Does anyone know a simple proof of the following theorem stating that a positive Borel operator measure $P$ on $\mathbb{R}$ can be written as $V^{\star}EV$ for a Borel spectral measure $E$?

Theorem (Operator Measure Dilation): Let $P$ be a function from the Borel subsets of $\mathbb{R}$ into the bounded linear operators $\mathcal{L}(\mathcal{H})$ on a complex Hilbert space $\mathcal{H}$ such that $\mu_{x}(S)=(P(S)x,x)$ is a positive Borel measure for each $x\in\mathcal{H}$, with $P(\mathbb{R})=I$. Then there is complex Hilbert space $\mathcal{K}$, a spectral measure $E$ from the Borel subsets of $\mathbb{R}$ into $\mathcal{L}(\mathcal{K})$, and an isometry $V : \mathcal{H}\rightarrow\mathcal{K}$ such that $P(S)=V^{\star}E(S)V$.


1 Answer 1


It is convinient to use the following notation $\mu_{x, y}(S) := \left<P(S)x, y\right>$ and shortly $\mu_{x}$ for $\mu_{x,x}$.

Let $B(\mathbb{R})$ denote the abelian C*-algebra of bounded Borel functions on $\mathbb{R}$.

Define a map $\Phi_P \colon B(\mathbb{R}) \rightarrow \mathcal{L}(\mathcal{H})$ by $$\left<\Phi_P(f)x, y\right> = \int_{\mathbb{R}} f \ \mathrm{d}\mu_{x,y}.$$ Note that $\Phi_P$ is well-defined, since $$\left<\Phi_P(f)x, x\right> = \int_{\mathbb{R}} f \mathrm{d} \mu_x \leq \|f\|_{\infty}\|x\|,$$ (the assumption that $P(\mathbb{R})=I$ was used) and moreover $\Phi_P$ is a bounded linear map itself.

Positivity of $\mu_x$ implies that $\Phi_P$ is a positive map, furthermore it is an easy exercise to show that $\Phi_P$ is a completely positive map since $B(\mathbb{R})$ is an abelian C* algebra.

Now let us apply the Stinespring factorisation theorem:

Therefore there exists a Hilbert space $\mathcal{K}$ and a unital *-homomorphism $$\pi \colon B(\mathbb{R}) \rightarrow \mathcal{B}(\mathcal{K})$$ such that $$ \Phi_P(f) = V^*\pi(f)V,$$ where $V \in \mathcal{B}(\mathcal{H}, \mathcal{K})$. Moreover, $V$ is an isometry and $$ I = \Phi_P(1) = V^* \pi(1)V = V^*V.$$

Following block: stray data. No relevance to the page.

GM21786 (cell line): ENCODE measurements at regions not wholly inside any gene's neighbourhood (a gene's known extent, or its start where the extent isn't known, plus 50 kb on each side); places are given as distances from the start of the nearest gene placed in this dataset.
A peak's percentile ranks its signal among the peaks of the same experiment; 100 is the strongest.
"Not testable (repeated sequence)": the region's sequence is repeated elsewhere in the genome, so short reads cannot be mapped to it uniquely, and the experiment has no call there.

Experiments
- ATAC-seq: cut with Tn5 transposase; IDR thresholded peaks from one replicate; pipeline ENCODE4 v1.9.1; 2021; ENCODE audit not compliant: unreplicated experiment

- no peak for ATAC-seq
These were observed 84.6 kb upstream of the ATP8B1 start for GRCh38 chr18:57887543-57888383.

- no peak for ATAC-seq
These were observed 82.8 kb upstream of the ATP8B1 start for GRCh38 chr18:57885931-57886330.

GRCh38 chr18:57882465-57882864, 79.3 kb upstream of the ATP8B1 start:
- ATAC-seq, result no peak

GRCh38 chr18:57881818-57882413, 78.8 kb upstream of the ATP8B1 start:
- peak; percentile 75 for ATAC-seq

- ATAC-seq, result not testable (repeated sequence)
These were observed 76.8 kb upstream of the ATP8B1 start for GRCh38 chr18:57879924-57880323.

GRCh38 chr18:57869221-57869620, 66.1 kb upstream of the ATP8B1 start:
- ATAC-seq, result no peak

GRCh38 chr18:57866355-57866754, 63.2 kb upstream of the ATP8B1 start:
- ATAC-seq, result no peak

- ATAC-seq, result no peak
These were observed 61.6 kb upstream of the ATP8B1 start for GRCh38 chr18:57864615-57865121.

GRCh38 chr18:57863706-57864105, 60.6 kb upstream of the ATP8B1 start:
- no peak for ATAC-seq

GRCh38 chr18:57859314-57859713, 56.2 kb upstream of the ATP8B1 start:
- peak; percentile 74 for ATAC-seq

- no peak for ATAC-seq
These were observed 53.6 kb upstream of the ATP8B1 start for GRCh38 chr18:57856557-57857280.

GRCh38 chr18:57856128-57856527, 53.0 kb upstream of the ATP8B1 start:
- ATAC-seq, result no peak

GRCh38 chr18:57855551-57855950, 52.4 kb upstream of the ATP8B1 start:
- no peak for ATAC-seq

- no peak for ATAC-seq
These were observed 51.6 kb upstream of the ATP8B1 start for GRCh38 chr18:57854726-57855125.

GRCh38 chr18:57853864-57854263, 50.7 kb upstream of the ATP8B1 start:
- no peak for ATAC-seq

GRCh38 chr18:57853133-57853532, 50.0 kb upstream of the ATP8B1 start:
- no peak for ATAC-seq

Using the fact that $\pi$ is a unital *-homomorphism, we obtain that there is a unique spectral measure $E \colon B(\mathbb{R}) \rightarrow \mathcal{B}(\mathcal{K})$ such that $$ \pi(f) = \int_{\mathbb{R}} f \ \mathrm{d}E.$$

Finally, let $S$ be an arbitrary Borel subset of $\mathbb{R}$. Then

$$ \left<P(S)x, y \right> = \int_{\mathbb{R}} \mathbf{1}_S \ \mathrm{d}\mu_{x,y} = \left< \Phi_P(\mathbf{1}_S)x, y\right> $$ $$= \left< V^*\pi(\mathbf{1}_S)Vx, y\right>= \left< V^*\int_{\mathbb{R}} \mathbf{1}_S \ \mathrm{d}EVx, y\right> =\left< V^*E(S)Vx, y\right>$$ for all $x, y \in \mathcal{H}$.

  • $\begingroup$ I was really hoping for a proof that didn't use quite so much from Operator Algebras. But this may be about as simple as it gets. Thank you for this well-done answer! $\endgroup$ Oct 24, 2014 at 21:14
  • $\begingroup$ T.A.E. I really doubt that you can avoid using Stinespring here (or some version of it). This is a very nice proof. $\endgroup$ Oct 24, 2014 at 21:16
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    $\begingroup$ @mgn, I don't think it's quite right as you really need indicators of sets which are not necessarily clopen and if $\Omega$ is connected you, you don't have any such sets which are non-trivial. I guess you should still consider the C*-algebra of bounded Borel functions on $\Omega$. $\endgroup$ Oct 25, 2014 at 11:05
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    $\begingroup$ Yes, you are correct, you take the same C*-algebra (bounded Borel functions). Continuous functions are not a good choice due to the lack of indicators. I have just found a good notes on projective measures and dilating them, here is the link: math.tamu.edu/~larson/hlll.pdf (on page 11 and 12 you can find a version of the theorem with a compact $\Omega$, and the sketch seems the same as the proof in the answer). $\endgroup$
    – m_gnacik
    Oct 25, 2014 at 12:03
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    $\begingroup$ Thank you mgn and @TomekKania for the clarification. Seeing how general this approach is, I doubt that a simpler proof exists. Concerning just the case on $\mathbb{R}$: to think that one could simultaneously dilate all the positive operators $P(S)$ to $V^{\star}E(S)V$ using a fixed $V$ and a spectral measure $E$ is a result that I would have guessed to be wrong had I not known better. That's why I was cautious in assuming that the fully general case can be handled with the same elegant approach. The arguments of $C^{\star}$ algebras are exceedingly abstract and effective. $\endgroup$ Oct 25, 2014 at 17:06

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